Here's a familiar scenario: new management comes in to a media company and decides it needs to find ways to "re-engage" the audience.
How serious are they? Unless they take my advice (after the cut), probably not too much.
Newspapers are all looking for ways to gain readers, and many have hired consultants to help them. In an unusual twist, The Los Angeles Times is looking to chart its future by using its own reporters and editors, who rank among the best investigators in the business.
The Times is dedicating three investigative reporters and half a dozen editors to find ideas, at home and abroad, for re-engaging the reader, both in print and online. The newspaper’s editor, Dean Baquet, and its new publisher, David Hiller, plan to convene a meeting today to start the effort, which is being called the Manhattan Project. A report is expected in about two months.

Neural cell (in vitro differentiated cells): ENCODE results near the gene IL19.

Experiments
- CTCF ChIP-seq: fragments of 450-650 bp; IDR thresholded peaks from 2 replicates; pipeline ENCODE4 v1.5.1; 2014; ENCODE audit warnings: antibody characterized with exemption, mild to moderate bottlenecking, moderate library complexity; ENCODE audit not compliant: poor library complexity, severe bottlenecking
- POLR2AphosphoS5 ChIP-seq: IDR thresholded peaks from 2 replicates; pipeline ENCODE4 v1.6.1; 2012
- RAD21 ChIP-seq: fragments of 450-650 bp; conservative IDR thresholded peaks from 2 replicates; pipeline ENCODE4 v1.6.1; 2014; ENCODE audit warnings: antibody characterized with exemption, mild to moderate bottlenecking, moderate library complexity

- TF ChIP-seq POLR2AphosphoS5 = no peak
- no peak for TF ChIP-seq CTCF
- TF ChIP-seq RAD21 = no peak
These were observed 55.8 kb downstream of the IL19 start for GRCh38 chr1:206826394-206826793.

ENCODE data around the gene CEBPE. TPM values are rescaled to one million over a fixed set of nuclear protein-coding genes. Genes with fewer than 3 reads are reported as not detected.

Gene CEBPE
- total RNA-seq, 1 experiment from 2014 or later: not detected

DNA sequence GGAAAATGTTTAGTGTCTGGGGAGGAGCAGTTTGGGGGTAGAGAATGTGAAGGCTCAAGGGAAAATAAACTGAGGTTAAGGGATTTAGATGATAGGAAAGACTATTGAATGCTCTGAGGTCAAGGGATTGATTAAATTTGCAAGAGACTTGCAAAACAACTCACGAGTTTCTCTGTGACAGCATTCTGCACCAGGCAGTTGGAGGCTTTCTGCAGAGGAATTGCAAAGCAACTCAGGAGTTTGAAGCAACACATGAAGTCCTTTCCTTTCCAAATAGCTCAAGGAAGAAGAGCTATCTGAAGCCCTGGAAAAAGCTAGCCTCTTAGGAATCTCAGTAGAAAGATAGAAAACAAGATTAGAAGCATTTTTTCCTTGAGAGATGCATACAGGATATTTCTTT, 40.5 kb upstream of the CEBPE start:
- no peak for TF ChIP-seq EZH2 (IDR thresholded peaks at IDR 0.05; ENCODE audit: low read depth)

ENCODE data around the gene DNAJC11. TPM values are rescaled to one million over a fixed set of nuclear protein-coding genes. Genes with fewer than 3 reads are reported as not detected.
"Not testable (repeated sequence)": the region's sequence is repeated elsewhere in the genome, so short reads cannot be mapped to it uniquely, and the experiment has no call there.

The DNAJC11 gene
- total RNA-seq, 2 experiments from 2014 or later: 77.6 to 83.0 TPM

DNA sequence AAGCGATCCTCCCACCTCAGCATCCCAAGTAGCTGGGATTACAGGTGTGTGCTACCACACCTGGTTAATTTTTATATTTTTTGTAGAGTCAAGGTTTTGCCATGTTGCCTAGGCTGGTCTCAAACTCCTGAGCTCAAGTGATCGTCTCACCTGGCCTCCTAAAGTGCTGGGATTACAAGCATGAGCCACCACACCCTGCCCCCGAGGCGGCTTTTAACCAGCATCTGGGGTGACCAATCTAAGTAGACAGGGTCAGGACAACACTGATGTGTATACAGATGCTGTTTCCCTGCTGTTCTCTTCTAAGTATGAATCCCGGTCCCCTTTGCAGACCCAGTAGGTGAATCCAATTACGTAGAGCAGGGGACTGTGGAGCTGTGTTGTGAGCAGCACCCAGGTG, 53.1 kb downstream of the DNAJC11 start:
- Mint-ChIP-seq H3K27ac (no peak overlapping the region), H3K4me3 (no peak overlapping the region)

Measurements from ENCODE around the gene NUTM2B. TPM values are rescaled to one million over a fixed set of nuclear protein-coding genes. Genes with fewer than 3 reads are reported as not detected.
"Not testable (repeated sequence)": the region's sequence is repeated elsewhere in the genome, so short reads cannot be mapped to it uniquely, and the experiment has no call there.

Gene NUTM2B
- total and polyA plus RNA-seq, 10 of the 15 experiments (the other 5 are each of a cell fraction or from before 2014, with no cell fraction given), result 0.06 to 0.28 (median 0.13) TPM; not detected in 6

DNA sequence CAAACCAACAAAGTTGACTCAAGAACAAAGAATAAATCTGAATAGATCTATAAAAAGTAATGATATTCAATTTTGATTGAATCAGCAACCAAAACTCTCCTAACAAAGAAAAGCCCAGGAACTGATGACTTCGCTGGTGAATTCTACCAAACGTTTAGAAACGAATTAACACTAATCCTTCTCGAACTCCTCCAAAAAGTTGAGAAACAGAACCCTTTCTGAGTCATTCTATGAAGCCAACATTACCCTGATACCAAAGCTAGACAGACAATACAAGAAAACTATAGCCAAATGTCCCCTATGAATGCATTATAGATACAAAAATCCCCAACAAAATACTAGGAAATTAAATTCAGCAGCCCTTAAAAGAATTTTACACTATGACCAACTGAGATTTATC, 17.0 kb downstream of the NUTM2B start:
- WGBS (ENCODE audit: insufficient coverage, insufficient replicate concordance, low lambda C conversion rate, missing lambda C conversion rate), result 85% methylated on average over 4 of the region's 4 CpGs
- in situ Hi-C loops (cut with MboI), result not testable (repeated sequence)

“The newsroom is energized about innovation,” Mr. Hiller said. “And having the code name of the Manhattan Project captures the sense of significance and urgency that I think is altogether called for.”
The name refers, of course, to the American effort to develop an atomic bomb during World War II, an-exaggerated-for-effect overstatement of the problems facing ink-on-paper newspapers: declining circulation, stagnant ad revenues and rising costs. While visits to newspaper Web sites are increasing, they account for a small part of revenue and do not draw enough advertising to support newsroom operations.
Is it just me or does this horribly named "Manhattan Project" (who names a way to improve your newspaper after the project to build a bomb?) seem like another case of the blind leading the blind?
The answer to the Times's problem keeping people's attention is quite simple: